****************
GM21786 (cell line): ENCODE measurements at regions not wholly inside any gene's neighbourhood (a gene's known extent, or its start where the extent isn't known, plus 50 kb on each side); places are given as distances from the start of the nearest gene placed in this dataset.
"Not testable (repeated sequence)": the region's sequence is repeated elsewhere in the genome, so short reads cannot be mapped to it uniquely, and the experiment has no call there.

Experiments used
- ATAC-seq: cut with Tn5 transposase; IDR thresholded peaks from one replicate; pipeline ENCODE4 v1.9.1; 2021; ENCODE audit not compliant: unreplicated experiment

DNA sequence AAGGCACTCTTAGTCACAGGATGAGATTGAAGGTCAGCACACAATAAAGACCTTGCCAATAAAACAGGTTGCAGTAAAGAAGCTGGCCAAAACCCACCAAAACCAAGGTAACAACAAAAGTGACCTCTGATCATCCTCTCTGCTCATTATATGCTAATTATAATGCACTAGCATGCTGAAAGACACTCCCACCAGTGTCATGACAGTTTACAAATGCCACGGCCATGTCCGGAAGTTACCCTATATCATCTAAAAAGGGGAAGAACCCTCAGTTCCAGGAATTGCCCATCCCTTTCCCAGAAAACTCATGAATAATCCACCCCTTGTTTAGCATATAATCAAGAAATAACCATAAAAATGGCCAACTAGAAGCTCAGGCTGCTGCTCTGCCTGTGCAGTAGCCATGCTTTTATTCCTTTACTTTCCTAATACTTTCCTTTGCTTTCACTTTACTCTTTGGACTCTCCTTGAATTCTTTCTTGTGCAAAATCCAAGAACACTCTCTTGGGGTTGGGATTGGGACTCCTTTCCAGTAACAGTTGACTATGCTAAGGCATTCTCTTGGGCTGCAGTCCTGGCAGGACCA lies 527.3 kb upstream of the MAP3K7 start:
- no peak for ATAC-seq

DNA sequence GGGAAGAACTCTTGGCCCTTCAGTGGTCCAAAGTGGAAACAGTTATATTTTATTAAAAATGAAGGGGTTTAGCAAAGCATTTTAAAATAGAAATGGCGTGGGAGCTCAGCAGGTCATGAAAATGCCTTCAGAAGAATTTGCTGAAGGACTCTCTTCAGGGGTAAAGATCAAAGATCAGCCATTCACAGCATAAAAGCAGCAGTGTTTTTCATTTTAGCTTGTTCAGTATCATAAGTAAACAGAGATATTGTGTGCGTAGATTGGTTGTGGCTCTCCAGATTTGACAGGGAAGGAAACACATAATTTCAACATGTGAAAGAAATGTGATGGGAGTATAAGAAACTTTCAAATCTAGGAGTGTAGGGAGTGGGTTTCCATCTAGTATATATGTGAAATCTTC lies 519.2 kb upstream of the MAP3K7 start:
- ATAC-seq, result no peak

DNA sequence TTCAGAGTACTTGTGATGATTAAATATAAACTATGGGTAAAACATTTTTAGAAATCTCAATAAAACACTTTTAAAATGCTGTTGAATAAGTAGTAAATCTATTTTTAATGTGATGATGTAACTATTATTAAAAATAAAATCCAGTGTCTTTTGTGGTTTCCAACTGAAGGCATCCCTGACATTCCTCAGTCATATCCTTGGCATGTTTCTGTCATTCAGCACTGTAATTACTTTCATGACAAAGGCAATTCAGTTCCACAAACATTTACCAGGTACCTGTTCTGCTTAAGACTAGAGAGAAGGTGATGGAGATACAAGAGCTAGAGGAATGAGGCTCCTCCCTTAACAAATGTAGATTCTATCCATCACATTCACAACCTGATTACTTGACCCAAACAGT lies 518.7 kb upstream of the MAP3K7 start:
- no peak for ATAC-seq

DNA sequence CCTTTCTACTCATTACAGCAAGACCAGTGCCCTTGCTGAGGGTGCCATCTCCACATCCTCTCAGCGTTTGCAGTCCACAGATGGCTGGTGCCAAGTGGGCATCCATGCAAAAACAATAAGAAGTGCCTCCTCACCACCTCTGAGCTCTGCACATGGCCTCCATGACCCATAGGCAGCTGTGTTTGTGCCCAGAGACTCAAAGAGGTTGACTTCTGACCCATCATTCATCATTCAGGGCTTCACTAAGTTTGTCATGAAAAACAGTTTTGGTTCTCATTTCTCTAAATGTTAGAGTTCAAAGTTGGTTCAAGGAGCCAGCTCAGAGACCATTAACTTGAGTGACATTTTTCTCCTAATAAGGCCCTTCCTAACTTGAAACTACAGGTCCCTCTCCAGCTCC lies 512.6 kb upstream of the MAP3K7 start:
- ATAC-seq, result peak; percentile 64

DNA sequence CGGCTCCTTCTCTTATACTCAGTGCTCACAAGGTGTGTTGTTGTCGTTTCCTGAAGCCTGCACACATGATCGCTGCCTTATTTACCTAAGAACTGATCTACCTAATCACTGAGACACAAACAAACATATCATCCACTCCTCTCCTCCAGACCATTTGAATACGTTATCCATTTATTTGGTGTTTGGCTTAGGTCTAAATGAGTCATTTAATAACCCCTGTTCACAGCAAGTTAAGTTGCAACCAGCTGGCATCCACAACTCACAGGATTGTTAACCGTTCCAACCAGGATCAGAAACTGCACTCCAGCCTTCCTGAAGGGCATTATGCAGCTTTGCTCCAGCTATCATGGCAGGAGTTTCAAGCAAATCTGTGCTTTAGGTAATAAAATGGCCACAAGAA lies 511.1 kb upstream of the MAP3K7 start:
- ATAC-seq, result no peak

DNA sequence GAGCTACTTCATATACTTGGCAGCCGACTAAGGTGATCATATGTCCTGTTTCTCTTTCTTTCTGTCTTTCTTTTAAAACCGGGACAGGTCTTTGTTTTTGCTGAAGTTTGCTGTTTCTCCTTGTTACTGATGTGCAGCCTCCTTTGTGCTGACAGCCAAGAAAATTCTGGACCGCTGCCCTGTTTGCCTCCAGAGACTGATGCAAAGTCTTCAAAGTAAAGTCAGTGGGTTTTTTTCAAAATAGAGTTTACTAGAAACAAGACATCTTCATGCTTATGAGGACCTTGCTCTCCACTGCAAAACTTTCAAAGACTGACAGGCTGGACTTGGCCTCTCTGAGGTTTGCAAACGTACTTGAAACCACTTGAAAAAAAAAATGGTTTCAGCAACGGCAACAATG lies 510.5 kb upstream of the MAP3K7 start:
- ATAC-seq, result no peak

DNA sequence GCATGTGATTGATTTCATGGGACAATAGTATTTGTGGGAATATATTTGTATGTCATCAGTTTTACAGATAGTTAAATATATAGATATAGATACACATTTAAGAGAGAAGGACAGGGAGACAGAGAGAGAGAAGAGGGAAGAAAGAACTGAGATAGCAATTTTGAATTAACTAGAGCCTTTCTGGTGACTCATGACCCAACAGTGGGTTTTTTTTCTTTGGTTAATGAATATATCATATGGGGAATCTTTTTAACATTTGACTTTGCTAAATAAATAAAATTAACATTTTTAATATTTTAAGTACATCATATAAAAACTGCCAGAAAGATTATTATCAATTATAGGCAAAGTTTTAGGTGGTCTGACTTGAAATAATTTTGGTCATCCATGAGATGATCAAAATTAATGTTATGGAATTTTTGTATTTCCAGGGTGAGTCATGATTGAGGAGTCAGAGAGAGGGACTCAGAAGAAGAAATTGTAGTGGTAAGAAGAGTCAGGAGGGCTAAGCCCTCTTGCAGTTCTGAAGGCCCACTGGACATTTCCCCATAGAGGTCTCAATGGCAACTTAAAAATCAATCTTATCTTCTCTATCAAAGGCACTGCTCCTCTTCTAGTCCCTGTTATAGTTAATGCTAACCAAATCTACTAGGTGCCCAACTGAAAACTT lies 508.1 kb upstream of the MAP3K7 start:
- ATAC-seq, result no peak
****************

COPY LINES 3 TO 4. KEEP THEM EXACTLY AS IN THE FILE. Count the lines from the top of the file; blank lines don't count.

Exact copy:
Experiments used
- ATAC-seq: cut with Tn5 transposase; IDR thresholded peaks from one replicate; pipeline ENCODE4 v1.9.1; 2021; ENCODE audit not compliant: unreplicated experiment